Browse Prior Art Database

Data Integrity in a Network Environment

IP.com Disclosure Number: IPCOM000034844D
Original Publication Date: 1989-Apr-01
Included in the Prior Art Database: 2005-Jan-27
Document File: 1 page(s) / 12K

Publishing Venue

IBM

Related People

Atkinson, RL: AUTHOR [+5]

Abstract

A program is disclosed that prevents a database from being corrupted in a network environment when multiple Data Base Managers are connected to a database through the network file redirection. The OS/2 Data Base Manager uses standard OS/2 files for storing user data bases. The file system, where the database resides, could be a network drive; this is transparent to the Data Base Manager. A network drive could be known to multiple systems on the network. Each one of the systems could have an active Data Base Manager. Each Data Base Manager has its own buffer pool, lock list, and RAM control blocks for concurrency control and data integrity protection.

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Data Integrity in a Network Environment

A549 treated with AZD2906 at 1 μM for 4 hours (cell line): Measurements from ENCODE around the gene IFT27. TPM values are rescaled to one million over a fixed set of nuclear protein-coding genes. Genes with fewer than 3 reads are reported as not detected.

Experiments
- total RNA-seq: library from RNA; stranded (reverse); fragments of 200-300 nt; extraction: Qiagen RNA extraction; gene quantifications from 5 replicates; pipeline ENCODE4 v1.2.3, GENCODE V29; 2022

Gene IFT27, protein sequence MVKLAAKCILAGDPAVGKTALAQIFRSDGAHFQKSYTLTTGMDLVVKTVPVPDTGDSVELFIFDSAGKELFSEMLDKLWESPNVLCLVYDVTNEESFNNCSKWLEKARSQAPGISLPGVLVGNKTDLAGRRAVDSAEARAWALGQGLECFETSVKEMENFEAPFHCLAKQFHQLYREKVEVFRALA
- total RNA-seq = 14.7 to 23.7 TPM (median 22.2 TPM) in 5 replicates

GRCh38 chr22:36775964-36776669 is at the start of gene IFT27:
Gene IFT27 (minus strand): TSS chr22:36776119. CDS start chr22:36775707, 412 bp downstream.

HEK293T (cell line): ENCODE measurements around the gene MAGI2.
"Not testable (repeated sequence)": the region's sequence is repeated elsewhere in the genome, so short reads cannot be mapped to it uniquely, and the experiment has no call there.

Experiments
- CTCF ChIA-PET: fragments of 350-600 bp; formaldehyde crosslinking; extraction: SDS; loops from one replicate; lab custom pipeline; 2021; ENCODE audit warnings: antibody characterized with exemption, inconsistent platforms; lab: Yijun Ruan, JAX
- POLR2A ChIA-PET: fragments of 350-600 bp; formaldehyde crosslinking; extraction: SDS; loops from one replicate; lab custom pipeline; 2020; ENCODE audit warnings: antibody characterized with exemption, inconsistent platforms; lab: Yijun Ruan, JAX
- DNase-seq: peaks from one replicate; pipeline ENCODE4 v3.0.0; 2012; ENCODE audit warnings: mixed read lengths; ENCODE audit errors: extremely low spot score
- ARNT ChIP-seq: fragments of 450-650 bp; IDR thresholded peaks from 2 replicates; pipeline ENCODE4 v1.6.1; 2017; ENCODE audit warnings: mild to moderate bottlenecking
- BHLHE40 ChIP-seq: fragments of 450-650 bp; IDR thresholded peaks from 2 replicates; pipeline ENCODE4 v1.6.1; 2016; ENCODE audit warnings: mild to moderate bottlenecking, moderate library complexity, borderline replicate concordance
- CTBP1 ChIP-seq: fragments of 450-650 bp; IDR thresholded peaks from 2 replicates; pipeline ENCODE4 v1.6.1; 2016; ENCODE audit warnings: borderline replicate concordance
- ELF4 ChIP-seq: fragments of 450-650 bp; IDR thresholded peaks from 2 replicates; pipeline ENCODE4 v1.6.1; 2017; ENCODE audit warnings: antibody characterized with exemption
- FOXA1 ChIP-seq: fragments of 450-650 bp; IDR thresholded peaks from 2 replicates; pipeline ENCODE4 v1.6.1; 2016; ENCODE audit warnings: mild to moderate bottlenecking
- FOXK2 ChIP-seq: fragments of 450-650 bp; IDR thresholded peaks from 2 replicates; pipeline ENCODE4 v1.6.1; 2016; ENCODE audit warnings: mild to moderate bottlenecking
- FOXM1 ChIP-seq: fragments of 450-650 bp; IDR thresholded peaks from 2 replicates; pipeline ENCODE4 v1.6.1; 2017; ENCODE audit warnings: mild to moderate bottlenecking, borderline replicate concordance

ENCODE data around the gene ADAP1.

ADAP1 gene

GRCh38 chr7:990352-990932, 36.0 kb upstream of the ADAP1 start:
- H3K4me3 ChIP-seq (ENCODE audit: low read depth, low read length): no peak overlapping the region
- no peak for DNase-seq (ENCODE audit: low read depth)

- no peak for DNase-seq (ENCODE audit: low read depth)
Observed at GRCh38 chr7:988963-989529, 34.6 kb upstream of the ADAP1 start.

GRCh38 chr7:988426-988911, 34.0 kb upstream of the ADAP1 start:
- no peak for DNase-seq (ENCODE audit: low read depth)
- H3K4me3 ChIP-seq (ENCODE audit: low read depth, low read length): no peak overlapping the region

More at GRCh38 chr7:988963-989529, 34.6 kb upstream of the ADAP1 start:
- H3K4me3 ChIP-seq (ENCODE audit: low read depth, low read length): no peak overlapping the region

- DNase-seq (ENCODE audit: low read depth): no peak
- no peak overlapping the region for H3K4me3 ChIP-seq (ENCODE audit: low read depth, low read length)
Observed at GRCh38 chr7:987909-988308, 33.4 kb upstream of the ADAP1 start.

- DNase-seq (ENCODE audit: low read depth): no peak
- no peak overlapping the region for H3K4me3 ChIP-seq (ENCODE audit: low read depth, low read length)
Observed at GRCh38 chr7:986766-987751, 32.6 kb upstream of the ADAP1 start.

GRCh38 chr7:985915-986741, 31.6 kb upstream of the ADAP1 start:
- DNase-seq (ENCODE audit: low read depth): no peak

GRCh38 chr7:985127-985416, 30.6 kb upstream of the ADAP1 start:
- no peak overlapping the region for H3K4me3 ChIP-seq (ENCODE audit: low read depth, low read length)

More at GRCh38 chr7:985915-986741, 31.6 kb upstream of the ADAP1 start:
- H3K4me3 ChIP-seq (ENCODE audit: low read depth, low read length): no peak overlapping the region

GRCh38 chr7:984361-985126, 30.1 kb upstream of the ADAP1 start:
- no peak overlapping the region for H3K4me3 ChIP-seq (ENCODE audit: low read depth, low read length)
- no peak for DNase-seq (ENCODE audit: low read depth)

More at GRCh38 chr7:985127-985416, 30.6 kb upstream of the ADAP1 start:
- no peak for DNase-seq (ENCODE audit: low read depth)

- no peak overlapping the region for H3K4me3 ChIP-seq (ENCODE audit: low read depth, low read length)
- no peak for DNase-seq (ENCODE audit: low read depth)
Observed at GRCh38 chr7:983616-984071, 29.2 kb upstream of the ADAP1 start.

A program is disclosed that prevents a database from being corrupted in a network environment when multiple Data Base Managers are connected to a database through the network file redirection. The OS/2 Data Base Manager uses standard OS/2 files for storing user data bases. The file system, where the database resides, could be a network drive; this is transparent to the Data Base Manager. A network drive could be known to multiple systems on the network. Each one of the systems could have an active Data Base Manager. Each Data Base Manager has its own buffer pool, lock list, and RAM control blocks for concurrency control and data integrity protection. When more than one of these Data Base Managers are connected to a data base on a network drive, each will attempt to control concurrency and integrity with their own buffer pool, lock list, and RAM control structures. However, each active Data Base Manager does not know the others exist. The end result is that the Data Base Managers will corrupt each other's permanent data on the disk. The solution implemented by the OS/2 EE Data Base Manager is to have each copy of the Data Base Manager create a background process when it first attempts to connect to a database. This background process will create a zero length OS/2 file with a predefined name. This file will be created in the data base directory and locked exclusively by the background process. When other copies of the Data B...